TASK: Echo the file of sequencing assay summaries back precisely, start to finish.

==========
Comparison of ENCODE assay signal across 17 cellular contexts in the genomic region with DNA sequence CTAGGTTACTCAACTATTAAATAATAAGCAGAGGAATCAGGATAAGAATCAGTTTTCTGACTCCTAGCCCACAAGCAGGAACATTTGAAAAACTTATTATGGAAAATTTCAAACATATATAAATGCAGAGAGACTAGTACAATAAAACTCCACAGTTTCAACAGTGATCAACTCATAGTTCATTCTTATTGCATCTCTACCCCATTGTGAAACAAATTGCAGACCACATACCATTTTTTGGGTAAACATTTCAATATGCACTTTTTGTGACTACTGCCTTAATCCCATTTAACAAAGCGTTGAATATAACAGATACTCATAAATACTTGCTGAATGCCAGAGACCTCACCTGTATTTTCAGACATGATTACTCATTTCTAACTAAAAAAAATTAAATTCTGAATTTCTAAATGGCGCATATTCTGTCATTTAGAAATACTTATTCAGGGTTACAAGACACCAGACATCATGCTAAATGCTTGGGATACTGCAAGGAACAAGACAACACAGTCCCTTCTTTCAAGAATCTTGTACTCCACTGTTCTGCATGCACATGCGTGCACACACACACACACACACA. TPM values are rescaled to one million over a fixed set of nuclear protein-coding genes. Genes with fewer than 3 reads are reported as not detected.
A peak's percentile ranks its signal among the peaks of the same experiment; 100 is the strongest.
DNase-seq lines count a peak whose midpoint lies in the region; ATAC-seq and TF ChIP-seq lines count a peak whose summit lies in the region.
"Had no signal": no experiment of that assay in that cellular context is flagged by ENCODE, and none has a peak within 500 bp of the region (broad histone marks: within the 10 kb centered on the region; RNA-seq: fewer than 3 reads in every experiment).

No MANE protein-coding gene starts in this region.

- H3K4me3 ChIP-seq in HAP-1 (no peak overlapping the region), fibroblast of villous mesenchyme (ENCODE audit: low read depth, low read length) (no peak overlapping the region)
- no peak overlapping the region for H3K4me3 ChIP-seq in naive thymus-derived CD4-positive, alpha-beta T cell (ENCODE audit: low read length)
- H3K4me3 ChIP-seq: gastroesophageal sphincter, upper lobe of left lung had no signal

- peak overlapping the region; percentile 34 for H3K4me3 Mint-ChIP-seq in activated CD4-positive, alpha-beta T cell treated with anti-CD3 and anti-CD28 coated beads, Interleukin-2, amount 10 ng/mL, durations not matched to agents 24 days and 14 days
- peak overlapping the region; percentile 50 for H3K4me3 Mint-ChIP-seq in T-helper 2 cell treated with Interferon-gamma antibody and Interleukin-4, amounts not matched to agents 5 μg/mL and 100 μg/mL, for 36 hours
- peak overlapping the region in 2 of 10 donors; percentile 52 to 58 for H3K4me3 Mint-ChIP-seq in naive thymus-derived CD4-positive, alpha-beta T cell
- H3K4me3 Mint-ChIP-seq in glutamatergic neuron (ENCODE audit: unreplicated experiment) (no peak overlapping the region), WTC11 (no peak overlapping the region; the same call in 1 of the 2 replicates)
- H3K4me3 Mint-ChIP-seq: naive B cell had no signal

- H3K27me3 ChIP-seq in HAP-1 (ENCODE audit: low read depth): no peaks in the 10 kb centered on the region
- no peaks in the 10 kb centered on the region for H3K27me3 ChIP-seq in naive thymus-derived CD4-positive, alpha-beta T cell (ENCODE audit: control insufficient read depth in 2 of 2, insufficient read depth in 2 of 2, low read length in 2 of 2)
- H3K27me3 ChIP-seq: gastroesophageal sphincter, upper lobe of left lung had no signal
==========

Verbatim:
Comparison of ENCODE assay signal across 17 cellular contexts in the genomic region with DNA sequence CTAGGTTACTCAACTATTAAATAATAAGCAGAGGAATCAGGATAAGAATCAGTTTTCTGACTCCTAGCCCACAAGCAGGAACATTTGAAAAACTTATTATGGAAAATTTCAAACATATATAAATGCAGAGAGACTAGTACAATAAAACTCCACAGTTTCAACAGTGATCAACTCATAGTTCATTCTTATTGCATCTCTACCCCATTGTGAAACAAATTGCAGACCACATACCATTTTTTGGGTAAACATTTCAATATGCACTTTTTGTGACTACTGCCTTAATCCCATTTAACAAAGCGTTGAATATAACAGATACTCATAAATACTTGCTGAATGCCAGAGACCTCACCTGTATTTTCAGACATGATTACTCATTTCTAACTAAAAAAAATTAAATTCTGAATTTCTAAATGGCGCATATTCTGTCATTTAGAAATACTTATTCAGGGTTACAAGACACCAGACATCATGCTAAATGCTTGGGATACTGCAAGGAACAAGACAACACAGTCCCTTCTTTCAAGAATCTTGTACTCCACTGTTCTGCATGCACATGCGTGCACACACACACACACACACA. TPM values are rescaled to one million over a fixed set of nuclear protein-coding genes. Genes with fewer than 3 reads are reported as not detected.
A peak's percentile ranks its signal among the peaks of the same experiment; 100 is the strongest.
DNase-seq lines count a peak whose midpoint lies in the region; ATAC-seq and TF ChIP-seq lines count a peak whose summit lies in the region.
"Had no signal": no experiment of that assay in that cellular context is flagged by ENCODE, and none has a peak within 500 bp of the region (broad histone marks: within the 10 kb centered on the region; RNA-seq: fewer than 3 reads in every experiment).

No MANE protein-coding gene starts in this region.

- H3K4me3 ChIP-seq in HAP-1 (no peak overlapping the region), fibroblast of villous mesenchyme (ENCODE audit: low read depth, low read length) (no peak overlapping the region)
- no peak overlapping the region for H3K4me3 ChIP-seq in naive thymus-derived CD4-positive, alpha-beta T cell (ENCODE audit: low read length)
- H3K4me3 ChIP-seq: gastroesophageal sphincter, upper lobe of left lung had no signal

- peak overlapping the region; percentile 34 for H3K4me3 Mint-ChIP-seq in activated CD4-positive, alpha-beta T cell treated with anti-CD3 and anti-CD28 coated beads, Interleukin-2, amount 10 ng/mL, durations not matched to agents 24 days and 14 days
- peak overlapping the region; percentile 50 for H3K4me3 Mint-ChIP-seq in T-helper 2 cell treated with Interferon-gamma antibody and Interleukin-4, amounts not matched to agents 5 μg/mL and 100 μg/mL, for 36 hours
- peak overlapping the region in 2 of 10 donors; percentile 52 to 58 for H3K4me3 Mint-ChIP-seq in naive thymus-derived CD4-positive, alpha-beta T cell
- H3K4me3 Mint-ChIP-seq in glutamatergic neuron (ENCODE audit: unreplicated experiment) (no peak overlapping the region), WTC11 (no peak overlapping the region; the same call in 1 of the 2 replicates)
- H3K4me3 Mint-ChIP-seq: naive B cell had no signal

- H3K27me3 ChIP-seq in HAP-1 (ENCODE audit: low read depth): no peaks in the 10 kb centered on the region
- no peaks in the 10 kb centered on the region for H3K27me3 ChIP-seq in naive thymus-derived CD4-positive, alpha-beta T cell (ENCODE audit: control insufficient read depth in 2 of 2, insufficient read depth in 2 of 2, low read length in 2 of 2)
- H3K27me3 ChIP-seq: gastroesophageal sphincter, upper lobe of left lung had no signal